In his book Wagnerism (2020), Alex Ross writes about what he calls “Wagner scenes” in literature—episodes in which a young concertgoer is spiritually transformed by an encounter with Richard Wagner’s music. One of Ross’s most fascinating examples is “Of the Coming of John,” a chapter in W.E.B. Du Bois’s The Souls of Black Folk (1903), in which Du Bois turns to fiction to describe the intellectual awakening of a young Black man from a small town in Georgia. John Jones’s epiphany comes when he attends a performance of Lohengrin in New York and feels a new world opening up: “The infinite beauty of the wail lingered and swept through every muscle of his frame, and put it all a-tune.” In his ecstasy, he inadvertently touches the arm of the white woman next to him, whereupon her male companion complains and Jones is ejected from the hall.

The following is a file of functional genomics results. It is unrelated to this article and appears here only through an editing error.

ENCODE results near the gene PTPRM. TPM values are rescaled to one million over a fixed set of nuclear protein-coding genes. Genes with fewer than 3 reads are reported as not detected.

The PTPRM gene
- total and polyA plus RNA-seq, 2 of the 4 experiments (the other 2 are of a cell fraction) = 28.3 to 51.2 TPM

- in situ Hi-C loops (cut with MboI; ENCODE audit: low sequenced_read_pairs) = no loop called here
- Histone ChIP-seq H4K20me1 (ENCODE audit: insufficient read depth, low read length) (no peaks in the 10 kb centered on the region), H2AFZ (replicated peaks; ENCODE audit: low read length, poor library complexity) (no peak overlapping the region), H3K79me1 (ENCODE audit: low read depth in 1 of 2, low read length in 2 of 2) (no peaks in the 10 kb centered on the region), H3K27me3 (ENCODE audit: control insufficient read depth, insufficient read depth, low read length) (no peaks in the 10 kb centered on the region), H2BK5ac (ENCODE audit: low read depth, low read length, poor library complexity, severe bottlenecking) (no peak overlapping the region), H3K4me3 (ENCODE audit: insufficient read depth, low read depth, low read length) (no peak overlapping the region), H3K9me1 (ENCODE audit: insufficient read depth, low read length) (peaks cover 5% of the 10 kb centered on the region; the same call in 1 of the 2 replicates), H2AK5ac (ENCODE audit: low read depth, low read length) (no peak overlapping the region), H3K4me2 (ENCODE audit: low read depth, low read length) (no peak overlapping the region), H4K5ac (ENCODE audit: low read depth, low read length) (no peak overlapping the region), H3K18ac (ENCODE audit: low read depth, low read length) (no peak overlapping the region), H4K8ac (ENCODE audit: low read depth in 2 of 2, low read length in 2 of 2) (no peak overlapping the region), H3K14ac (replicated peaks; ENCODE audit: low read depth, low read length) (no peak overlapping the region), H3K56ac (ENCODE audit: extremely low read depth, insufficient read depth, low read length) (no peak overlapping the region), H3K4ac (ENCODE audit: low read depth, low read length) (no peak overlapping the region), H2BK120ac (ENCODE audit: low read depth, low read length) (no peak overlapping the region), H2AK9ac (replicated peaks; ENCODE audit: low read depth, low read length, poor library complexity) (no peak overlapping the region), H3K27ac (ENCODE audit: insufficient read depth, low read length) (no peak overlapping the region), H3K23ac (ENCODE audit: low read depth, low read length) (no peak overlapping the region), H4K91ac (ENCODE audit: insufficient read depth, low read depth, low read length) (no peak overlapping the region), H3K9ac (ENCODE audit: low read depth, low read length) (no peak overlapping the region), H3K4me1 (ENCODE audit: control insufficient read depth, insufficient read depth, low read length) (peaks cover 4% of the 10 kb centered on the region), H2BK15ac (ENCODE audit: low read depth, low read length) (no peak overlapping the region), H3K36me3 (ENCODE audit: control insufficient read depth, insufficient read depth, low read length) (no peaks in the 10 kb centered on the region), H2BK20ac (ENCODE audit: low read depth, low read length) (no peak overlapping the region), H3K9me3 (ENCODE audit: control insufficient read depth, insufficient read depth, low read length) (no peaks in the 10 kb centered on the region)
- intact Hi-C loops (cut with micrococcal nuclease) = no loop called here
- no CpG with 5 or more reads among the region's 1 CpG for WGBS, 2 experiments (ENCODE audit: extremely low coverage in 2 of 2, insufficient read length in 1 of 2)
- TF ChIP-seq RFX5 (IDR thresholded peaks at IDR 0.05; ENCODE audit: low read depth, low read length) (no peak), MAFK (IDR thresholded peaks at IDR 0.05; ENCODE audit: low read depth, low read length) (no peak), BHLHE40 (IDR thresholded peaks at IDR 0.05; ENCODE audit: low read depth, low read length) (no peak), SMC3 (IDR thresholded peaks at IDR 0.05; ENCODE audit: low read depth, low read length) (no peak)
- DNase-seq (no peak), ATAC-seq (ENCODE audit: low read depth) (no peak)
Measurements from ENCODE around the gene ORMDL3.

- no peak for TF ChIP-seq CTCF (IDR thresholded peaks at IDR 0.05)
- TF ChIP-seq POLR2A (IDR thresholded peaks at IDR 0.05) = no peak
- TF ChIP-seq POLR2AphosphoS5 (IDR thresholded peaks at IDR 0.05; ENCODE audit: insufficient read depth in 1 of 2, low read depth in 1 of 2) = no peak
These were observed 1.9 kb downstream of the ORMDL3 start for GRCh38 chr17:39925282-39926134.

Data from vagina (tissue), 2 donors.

The bitter moral of Du Bois’s tale is that for a Black American of his time, high culture is a trap. Studying Greek and geometry at college gives Jones a “dignity” and “thoughtfulness” that are visible in his appearance. But it also makes him “feel almost for the first time the Veil that lay between him and the white world,” Du Bois writes, as Jim Crow America prevents him from using or enjoying his knowledge. “Does it make every one—unhappy when they study and learn lots of things?” asks Jones’s sister when he returns home. “I am afraid it does,” he says. To which she replies, “I wish I was unhappy”—conveying Du Bois’s sense that the life of the mind is worth suffering for.